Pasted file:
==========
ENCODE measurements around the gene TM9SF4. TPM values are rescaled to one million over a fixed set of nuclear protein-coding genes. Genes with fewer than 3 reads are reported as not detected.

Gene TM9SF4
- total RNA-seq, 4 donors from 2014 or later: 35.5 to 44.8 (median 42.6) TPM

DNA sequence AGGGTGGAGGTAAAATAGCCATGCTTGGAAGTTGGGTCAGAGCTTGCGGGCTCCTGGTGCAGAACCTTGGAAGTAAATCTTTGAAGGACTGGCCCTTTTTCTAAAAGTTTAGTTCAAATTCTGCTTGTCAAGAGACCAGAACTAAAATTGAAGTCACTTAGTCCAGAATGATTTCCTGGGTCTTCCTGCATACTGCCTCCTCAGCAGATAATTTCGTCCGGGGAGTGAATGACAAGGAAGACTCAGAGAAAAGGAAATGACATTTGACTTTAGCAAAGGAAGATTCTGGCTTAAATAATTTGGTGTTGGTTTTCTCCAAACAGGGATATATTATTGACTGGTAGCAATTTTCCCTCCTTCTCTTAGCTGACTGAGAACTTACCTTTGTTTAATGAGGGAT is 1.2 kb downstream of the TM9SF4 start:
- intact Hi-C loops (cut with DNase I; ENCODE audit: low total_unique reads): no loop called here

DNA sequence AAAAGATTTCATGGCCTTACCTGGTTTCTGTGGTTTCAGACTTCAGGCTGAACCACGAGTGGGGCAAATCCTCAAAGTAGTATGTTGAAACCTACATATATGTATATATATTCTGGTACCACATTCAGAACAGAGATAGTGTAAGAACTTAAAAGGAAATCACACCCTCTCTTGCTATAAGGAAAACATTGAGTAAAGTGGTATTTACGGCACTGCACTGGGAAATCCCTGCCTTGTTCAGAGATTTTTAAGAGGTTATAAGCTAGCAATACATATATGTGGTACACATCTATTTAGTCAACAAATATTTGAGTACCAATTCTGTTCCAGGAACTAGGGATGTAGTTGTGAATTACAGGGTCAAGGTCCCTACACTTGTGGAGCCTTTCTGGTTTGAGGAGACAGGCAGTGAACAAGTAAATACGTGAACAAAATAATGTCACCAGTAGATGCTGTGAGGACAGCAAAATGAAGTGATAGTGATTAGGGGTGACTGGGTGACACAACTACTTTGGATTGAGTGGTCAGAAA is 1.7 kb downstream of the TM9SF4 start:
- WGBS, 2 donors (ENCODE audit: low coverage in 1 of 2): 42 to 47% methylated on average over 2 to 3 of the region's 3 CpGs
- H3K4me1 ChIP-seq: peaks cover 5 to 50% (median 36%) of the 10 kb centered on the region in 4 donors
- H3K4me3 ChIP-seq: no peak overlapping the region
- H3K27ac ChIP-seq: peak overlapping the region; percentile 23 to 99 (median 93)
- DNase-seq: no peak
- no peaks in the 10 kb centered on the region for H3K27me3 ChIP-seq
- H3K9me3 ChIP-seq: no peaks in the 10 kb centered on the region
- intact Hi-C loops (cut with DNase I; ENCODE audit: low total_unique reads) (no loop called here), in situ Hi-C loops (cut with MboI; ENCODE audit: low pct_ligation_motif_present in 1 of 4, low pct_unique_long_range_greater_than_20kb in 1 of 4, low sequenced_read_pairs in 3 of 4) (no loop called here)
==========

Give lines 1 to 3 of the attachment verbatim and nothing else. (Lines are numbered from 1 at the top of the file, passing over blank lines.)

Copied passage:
ENCODE measurements around the gene TM9SF4. TPM values are rescaled to one million over a fixed set of nuclear protein-coding genes. Genes with fewer than 3 reads are reported as not detected.

Gene TM9SF4
- total RNA-seq, 4 donors from 2014 or later: 35.5 to 44.8 (median 42.6) TPM